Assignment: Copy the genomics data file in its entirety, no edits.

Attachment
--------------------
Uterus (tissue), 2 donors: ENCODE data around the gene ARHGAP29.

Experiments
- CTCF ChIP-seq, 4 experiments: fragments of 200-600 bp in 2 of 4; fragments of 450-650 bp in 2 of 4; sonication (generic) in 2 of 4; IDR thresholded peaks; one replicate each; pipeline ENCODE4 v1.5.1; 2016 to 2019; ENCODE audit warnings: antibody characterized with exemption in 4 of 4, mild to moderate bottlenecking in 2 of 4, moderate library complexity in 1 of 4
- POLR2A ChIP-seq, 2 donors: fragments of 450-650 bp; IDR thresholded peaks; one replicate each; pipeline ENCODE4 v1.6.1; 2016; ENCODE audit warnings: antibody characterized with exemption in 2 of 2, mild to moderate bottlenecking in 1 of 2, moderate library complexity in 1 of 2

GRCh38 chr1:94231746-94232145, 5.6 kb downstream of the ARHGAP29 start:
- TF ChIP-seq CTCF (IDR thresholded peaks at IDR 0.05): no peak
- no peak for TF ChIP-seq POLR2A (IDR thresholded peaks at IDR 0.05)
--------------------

Uterus (tissue), 2 donors: ENCODE data around the gene ARHGAP29.

Experiments
- CTCF ChIP-seq, 4 experiments: fragments of 200-600 bp in 2 of 4; fragments of 450-650 bp in 2 of 4; sonication (generic) in 2 of 4; IDR thresholded peaks; one replicate each; pipeline ENCODE4 v1.5.1; 2016 to 2019; ENCODE audit warnings: antibody characterized with exemption in 4 of 4, mild to moderate bottlenecking in 2 of 4, moderate library complexity in 1 of 4
- POLR2A ChIP-seq, 2 donors: fragments of 450-650 bp; IDR thresholded peaks; one replicate each; pipeline ENCODE4 v1.6.1; 2016; ENCODE audit warnings: antibody characterized with exemption in 2 of 2, mild to moderate bottlenecking in 1 of 2, moderate library complexity in 1 of 2

GRCh38 chr1:94231746-94232145, 5.6 kb downstream of the ARHGAP29 start:
- TF ChIP-seq CTCF (IDR thresholded peaks at IDR 0.05): no peak
- no peak for TF ChIP-seq POLR2A (IDR thresholded peaks at IDR 0.05)